Gloves off in music wars

The next big threat to your PC is about to be unleashed. It doesn't come from shady crackers, Bulgarian virus factories or wannabe script kiddies. This hacking monster comes courtesy of corporate America.

Last month the New York Times reported that in an effort to stop what they claim is a deluge of illicit file sharing, the big five record companies are exploring "piracy countermeasures". The most benign simply redirects users to websites where they can legitimately purchase the song they tried to download. A more malicious one nicknamed "freeze" locks up the computer for a fixed period of time, risking any unsaved data if the PC is manually rebooted. A third, which simply deletes any music files it finds, has been sent back for reworking because it was nuking legitimately purchased music files. Then there are the schemes termed "interdictions" that focus on attacking and taking down your internet connection if you attempt to access unauthorised tunes. Let's be clear about these programs. However justified the recording industry feels in deploying them, however euphemistically it couches their functionality, they are nothing more than Trojans, worms, viruses and Denial of Service attacks. For supposedly responsible corporations to even be considering such tactics is appalling. And they can only have one effect: a virus war.

Consider how quickly the connected community reacts to threats now. Within hours of an outbreak, virus researchers around the world are analysing the code and posting patches. Though the "counter- measures" might be officially sanctioned, there's no reason to suspect that music sharing communities are going to be any less proactive. I doubt much time will elapse between the first "freeze" file being identified and a patch being posted. And I quite expect the record companies are anticipating that as well.

That implies not just one "freeze" program but dozens, perhaps even hundreds. It implies the use of the deep stealth techniques and mutating virus engines that were talked about with fear and loathing in the late 90s. Do we really want to sanction this sort of thing? Because even a cursory glance at malware history shows how a successful virus rapidly generates an army of clones. There's not just one "I Love You" or "Melissa", there are dozens, of varying destructiveness and malignancy. How long before we have an embarrassed Sony official explaining that it wasn't the Sony "inter-diction" program that took out half the internet but some nasty cracker's corruption of it? How long before a permanent version of "freeze" turns up in your email?

And as we've seen with software licensces that grant vendors the right to untrammelled access to your machine, the "what's-good-enough-for-them-is-good-enough-for-us" mentality rapidly takes hold. Is it possible that Norton Antivirus will be programmed to deflect everything but the Norton Antivirus Virus (activated only after your annual licence expires)?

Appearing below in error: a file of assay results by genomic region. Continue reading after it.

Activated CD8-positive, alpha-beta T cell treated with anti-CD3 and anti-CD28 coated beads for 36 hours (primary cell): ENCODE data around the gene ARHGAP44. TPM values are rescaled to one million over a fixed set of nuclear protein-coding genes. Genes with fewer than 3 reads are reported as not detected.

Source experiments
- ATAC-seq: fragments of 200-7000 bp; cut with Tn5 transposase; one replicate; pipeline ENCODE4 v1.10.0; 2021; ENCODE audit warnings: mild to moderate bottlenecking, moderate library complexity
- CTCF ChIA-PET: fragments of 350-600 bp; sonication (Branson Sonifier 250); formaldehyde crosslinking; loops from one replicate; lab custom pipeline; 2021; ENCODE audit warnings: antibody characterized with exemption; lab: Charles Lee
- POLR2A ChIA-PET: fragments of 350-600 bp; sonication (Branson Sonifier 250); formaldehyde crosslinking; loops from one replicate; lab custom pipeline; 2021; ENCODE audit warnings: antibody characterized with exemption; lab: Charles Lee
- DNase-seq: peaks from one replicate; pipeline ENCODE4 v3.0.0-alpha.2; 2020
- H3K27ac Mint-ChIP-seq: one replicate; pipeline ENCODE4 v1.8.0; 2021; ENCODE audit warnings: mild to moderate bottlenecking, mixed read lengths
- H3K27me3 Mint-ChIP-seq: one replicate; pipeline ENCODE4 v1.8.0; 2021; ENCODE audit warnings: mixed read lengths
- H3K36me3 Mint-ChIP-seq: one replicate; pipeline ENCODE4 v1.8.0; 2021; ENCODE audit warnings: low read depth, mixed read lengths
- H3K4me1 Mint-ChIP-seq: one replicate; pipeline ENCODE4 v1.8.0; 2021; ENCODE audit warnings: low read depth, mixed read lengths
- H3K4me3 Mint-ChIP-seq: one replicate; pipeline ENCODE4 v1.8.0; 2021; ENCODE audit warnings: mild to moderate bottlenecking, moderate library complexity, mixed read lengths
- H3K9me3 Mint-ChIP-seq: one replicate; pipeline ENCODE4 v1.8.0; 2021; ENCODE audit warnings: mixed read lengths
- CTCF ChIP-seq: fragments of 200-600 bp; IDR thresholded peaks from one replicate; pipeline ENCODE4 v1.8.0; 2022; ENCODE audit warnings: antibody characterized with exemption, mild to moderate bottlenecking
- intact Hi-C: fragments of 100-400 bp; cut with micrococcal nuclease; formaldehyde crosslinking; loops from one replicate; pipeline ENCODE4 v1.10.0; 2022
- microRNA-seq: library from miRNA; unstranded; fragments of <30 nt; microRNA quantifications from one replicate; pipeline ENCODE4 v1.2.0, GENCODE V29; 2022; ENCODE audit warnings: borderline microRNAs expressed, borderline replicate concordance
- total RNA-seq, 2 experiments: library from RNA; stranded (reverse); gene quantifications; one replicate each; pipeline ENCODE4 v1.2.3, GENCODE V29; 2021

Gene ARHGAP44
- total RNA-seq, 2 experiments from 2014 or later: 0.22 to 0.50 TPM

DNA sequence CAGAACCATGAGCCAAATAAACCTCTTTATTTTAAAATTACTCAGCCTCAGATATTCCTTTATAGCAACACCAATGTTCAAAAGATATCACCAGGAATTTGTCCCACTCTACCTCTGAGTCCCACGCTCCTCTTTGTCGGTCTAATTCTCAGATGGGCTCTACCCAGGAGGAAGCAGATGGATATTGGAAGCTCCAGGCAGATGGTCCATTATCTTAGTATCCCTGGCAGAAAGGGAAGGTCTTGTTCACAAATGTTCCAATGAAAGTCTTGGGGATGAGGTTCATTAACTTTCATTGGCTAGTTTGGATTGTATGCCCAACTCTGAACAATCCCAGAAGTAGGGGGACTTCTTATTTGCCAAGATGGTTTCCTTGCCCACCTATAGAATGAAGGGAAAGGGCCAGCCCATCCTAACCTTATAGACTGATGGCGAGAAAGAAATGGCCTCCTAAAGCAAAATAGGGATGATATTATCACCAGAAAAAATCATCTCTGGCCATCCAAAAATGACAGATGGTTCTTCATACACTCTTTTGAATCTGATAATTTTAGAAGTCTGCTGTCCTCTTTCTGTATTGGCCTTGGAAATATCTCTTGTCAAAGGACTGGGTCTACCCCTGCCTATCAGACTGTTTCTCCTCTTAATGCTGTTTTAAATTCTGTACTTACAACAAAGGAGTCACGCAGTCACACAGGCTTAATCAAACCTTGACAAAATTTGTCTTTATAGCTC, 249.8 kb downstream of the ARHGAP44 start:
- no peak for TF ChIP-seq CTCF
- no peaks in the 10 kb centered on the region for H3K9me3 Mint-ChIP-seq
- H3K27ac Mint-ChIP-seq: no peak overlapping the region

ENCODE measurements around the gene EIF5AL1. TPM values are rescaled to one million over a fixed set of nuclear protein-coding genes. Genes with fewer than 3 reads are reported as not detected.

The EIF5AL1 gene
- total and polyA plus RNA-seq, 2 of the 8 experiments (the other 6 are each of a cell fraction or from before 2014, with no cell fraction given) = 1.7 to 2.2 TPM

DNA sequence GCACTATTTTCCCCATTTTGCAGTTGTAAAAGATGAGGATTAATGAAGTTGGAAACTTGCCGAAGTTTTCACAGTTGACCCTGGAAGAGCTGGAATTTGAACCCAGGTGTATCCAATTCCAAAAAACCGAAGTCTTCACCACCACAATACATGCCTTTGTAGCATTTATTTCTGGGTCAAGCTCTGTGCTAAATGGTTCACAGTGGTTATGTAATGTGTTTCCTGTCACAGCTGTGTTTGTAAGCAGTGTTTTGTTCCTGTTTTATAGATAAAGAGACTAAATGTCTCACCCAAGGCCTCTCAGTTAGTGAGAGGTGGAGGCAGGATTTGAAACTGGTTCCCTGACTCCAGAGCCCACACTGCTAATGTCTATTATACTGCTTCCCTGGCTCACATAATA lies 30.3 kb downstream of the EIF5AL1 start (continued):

It may just be a coincidence but the New York Times report came out a week after a District Court judge ruled that the Recording Industry Association of America (RIAA) couldn't hold companies that make peer-to-peer file sharing software liable for the copyright infringements of their users. The companies concerned, Grokster and Streamcast (makers of Morpheus) were, in the judge's words, "not significantly different from companies that sell home video recorders or copy machines, both of which can be and are used to infringe copyrights".

There's no easy answer to the downloading debate but threats, lawsuits and hysterical over-reaction certainly don't help. (Back in April the RIAA claimed that four students who'd set up file sharing networks at their universities were liable for $US97 trillion in damages. )The first step, surely, has to be an objective assessment of the problem. The recording industry, like the software industry, is quick to come up with enormous numbers and bewail their losses but are far less keen to let independent researchers check their figures. Are music sales really falling or are labels simply pushing fewer new artists? Are people downloading because, having discovered a much broader range via the internet, they're frustrated at trying to find anything but the top 200 in their local record shops? And at what price-point does downloading become too much hassle? Would you bother to hunt out, download, assemble and burn the latest Madonna album if you could pick it up legally for $10?

In the mid-60s the compact cassette was supposed to destroy the music industry in much the same way that TV then the video recorder was going to destroy cinemas. Neither's happened yet. But then the industries concerned didn't turn themselves into virusmongers, either.

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